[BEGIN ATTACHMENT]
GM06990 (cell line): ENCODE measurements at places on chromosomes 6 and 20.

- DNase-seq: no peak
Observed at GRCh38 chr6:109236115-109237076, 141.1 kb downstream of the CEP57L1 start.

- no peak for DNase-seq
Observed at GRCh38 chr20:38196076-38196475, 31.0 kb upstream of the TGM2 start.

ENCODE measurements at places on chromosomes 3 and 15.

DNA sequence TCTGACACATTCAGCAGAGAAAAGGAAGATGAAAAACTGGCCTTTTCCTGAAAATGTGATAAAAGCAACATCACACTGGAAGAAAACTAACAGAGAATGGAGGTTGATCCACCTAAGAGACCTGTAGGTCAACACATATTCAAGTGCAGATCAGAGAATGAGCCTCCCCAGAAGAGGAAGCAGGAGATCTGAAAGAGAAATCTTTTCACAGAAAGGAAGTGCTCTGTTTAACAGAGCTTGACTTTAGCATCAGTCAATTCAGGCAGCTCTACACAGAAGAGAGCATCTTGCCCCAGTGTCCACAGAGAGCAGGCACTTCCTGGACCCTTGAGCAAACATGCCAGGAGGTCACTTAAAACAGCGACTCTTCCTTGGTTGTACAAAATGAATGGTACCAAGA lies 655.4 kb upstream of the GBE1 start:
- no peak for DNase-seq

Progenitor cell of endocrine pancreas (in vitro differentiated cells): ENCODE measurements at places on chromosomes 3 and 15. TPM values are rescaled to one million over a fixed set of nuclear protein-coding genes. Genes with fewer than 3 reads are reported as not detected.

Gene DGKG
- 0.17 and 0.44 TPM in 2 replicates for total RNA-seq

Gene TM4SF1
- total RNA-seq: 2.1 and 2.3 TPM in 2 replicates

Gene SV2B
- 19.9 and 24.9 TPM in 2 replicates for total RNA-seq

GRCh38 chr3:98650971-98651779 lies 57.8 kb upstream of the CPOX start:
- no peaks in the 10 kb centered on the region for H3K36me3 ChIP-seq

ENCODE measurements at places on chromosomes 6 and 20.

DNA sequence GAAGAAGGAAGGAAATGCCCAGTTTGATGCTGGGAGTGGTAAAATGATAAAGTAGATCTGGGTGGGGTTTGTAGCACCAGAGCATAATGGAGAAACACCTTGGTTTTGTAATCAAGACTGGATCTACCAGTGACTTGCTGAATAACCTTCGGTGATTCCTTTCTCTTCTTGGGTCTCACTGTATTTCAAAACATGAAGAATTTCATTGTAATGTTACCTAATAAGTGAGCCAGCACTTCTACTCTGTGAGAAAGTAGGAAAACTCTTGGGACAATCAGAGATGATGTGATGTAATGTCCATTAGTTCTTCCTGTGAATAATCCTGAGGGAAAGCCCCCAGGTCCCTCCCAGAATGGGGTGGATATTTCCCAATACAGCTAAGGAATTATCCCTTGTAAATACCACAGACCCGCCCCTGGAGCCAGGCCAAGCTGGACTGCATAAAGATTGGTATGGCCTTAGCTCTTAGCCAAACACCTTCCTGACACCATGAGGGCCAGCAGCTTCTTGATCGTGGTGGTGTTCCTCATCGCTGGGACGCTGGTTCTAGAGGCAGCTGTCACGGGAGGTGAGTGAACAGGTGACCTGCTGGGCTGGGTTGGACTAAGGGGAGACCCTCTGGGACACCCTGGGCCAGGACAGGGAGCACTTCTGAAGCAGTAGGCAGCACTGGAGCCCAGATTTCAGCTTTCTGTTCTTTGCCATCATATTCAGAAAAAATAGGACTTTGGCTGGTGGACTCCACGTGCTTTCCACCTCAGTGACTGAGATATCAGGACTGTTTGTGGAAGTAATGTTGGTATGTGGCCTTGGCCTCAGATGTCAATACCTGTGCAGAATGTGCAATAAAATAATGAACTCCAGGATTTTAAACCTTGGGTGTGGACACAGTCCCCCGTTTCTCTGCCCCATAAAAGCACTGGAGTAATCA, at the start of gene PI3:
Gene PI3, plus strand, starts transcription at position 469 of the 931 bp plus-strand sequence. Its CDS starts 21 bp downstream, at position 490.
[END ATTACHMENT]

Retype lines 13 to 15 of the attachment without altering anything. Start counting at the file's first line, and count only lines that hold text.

- total RNA-seq: 2.1 and 2.3 TPM in 2 replicates

Gene SV2B
- 19.9 and 24.9 TPM in 2 replicates for total RNA-seq